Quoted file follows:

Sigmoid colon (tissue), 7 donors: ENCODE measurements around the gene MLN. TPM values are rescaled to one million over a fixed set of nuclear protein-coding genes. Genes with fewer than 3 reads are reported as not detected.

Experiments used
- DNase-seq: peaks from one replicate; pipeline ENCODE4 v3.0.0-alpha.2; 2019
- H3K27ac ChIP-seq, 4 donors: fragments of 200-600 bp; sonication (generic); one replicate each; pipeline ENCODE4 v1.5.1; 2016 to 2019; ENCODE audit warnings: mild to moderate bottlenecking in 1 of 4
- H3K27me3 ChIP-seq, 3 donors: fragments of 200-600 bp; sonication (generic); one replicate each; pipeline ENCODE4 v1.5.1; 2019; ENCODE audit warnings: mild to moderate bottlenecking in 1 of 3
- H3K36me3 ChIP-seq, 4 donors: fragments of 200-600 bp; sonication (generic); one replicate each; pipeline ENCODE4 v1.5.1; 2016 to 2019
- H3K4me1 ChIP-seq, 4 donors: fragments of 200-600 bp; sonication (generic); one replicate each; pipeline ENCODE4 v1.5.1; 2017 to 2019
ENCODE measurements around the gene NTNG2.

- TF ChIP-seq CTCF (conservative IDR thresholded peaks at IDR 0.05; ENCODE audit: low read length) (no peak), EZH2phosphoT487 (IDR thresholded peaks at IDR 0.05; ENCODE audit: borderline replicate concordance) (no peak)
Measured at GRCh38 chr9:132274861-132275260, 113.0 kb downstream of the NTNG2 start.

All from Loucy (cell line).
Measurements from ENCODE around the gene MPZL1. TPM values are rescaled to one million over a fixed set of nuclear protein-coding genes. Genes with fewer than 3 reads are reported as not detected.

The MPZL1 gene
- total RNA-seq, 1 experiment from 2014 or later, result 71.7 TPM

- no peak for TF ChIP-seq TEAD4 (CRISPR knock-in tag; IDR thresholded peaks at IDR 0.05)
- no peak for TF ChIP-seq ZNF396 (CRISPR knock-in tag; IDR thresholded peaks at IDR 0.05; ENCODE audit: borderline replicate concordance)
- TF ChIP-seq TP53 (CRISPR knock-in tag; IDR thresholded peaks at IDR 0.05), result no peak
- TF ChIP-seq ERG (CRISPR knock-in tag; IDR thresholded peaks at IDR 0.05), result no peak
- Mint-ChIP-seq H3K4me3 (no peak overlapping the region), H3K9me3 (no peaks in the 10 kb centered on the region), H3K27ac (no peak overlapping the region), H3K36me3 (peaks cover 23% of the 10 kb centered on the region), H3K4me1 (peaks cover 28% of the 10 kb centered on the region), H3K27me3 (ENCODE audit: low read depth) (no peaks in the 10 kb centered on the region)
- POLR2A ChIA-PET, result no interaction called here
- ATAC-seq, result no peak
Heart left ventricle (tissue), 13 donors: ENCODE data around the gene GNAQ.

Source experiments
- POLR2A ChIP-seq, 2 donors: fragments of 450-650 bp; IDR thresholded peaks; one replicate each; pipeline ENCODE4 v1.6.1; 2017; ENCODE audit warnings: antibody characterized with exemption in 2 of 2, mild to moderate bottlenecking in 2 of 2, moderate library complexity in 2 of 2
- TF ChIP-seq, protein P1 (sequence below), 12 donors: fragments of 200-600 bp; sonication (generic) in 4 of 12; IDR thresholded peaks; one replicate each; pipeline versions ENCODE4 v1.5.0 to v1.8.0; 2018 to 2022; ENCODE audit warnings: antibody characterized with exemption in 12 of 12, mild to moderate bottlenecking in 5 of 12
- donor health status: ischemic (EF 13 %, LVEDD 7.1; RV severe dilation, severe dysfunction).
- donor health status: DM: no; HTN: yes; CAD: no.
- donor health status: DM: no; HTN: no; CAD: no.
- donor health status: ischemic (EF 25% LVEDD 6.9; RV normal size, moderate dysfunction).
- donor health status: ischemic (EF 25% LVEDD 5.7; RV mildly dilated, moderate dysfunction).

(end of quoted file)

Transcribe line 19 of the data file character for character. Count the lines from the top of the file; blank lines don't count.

- Mint-ChIP-seq H3K4me3 (no peak overlapping the region), H3K9me3 (no peaks in the 10 kb centered on the region), H3K27ac (no peak overlapping the region), H3K36me3 (peaks cover 23% of the 10 kb centered on the region), H3K4me1 (peaks cover 28% of the 10 kb centered on the region), H3K27me3 (ENCODE audit: low read depth) (no peaks in the 10 kb centered on the region)